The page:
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Thursday, June 13, 2024 — Houston, TX

Newspaper availability minimal on campus

By Anthony Lauriello     3/10/11 6:00pm

If you are reading this article, chances are you are pretty smart. While visiting a public party might point to the contrary, as Rice students, we are part of selective group of intelligent people. Just listen to the conversations around you, the casual musing about fluid dynamics or discussing the nuances of 19th Century feminist Chinese Literature. Yet, despite this genius and brilliance, many of us are woefully uneducated and ignorant of the world in which we live. Can you name three headlines from last week's national news? How about three congressmen, Supreme Court Justices or cabinet members? To some of you, these questions may be easy, but many Rice students can't even name the Secretary of Defense despite our country being at war. These do not just include the more science-based majors. I personally know an art history major who was surprised that there was an election last year.

I am sure many dispute this lack of knowledge as a problem. They ask why should we have to learn things unimportant to our profession, why should we learn things important to history and political science majors when they don't care to learn things about our majors? It's a valid point, but sadly for these majors, they are at Rice not only to grow and learn as professionals, but citizens as well. Brilliance and passion for individual subjects are part of what make Rice great, but when this devotion leads to myopic worldviews and students laboring without context, we have failed our school and in turn our school has failed us. The university must produce not only those who are on the forefront of their careers, but civic leaders as well. To do this, I challenge us as a community of Rice students to commit to reading a national or municipal newspaper for ten minutes every day.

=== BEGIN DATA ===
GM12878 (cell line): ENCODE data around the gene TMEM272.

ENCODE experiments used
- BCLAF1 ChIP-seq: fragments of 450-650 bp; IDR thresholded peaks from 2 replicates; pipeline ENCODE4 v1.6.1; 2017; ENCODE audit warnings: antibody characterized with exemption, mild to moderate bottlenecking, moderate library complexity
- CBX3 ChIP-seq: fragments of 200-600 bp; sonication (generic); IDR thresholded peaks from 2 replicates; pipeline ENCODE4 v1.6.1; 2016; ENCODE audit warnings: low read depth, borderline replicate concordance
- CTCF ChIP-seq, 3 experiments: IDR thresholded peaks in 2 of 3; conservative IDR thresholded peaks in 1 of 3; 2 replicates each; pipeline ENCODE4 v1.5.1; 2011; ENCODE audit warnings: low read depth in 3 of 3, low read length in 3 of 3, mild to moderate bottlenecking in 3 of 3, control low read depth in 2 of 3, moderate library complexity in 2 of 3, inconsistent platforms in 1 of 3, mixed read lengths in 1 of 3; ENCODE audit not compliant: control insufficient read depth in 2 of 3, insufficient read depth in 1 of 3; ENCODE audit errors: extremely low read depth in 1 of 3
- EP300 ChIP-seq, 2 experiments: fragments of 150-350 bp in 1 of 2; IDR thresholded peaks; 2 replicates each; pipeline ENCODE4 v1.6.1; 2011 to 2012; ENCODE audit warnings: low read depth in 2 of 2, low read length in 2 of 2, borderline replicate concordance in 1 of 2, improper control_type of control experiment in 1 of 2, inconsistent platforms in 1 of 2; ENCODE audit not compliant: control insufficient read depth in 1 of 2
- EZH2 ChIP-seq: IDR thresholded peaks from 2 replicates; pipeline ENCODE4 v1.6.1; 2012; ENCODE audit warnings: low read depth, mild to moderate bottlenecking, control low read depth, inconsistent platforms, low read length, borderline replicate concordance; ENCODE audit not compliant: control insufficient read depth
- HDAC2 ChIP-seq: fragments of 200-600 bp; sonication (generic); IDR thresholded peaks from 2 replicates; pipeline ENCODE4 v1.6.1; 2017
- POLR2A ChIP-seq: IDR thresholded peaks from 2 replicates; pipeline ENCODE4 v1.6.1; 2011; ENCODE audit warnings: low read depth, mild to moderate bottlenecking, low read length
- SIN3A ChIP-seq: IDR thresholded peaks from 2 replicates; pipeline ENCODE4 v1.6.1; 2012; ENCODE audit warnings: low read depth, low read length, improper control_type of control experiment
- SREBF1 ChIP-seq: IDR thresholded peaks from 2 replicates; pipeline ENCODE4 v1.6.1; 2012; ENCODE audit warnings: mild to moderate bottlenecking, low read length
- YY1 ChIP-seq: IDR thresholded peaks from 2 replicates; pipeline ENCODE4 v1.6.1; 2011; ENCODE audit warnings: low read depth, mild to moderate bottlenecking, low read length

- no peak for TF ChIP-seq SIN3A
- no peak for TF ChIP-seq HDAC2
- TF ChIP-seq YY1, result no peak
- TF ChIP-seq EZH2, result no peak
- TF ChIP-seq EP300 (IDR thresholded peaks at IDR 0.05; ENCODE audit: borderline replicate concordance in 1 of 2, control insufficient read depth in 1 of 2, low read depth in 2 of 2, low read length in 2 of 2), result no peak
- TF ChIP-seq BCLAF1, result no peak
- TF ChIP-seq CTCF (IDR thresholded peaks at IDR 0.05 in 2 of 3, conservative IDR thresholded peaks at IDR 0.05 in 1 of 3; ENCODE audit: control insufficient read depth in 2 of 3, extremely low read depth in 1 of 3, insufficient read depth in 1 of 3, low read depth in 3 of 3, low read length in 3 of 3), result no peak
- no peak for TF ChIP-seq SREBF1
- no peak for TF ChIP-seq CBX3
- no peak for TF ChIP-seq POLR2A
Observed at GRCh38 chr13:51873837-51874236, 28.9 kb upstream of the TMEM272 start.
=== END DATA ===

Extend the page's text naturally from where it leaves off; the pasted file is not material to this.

Part of this challenge rests on the administration. Some of you may remember when the serverys had regular newspaper service, but after budget cuts the finical strain was put on the colleges and the newspapers disappeared. As the ALFA committee demonstrates, the school is certainly not in dire financial straits. Therefore I see no reason why the administration should not provide news from several reliable daily sources to its students. Preferably, the money would not come from the ALFA money but from the Dean's budget or the President's special fund. This would solidify thought-provoking ideas and information outside of the hedges not as a luxury but a necessity. Relatively speaking, the cost would be small and the benefits potentially enormous. It is time for Rice to fulfill its obligations as a liberal arts institution and provide newspapers to its students.

Yet, Rice providing newspapers will do nothing unless we as students reject apathy. We need newspapers in the Servery but most importantly, students must read them.

Anthony Lauriello is a Wiess College sophomore.

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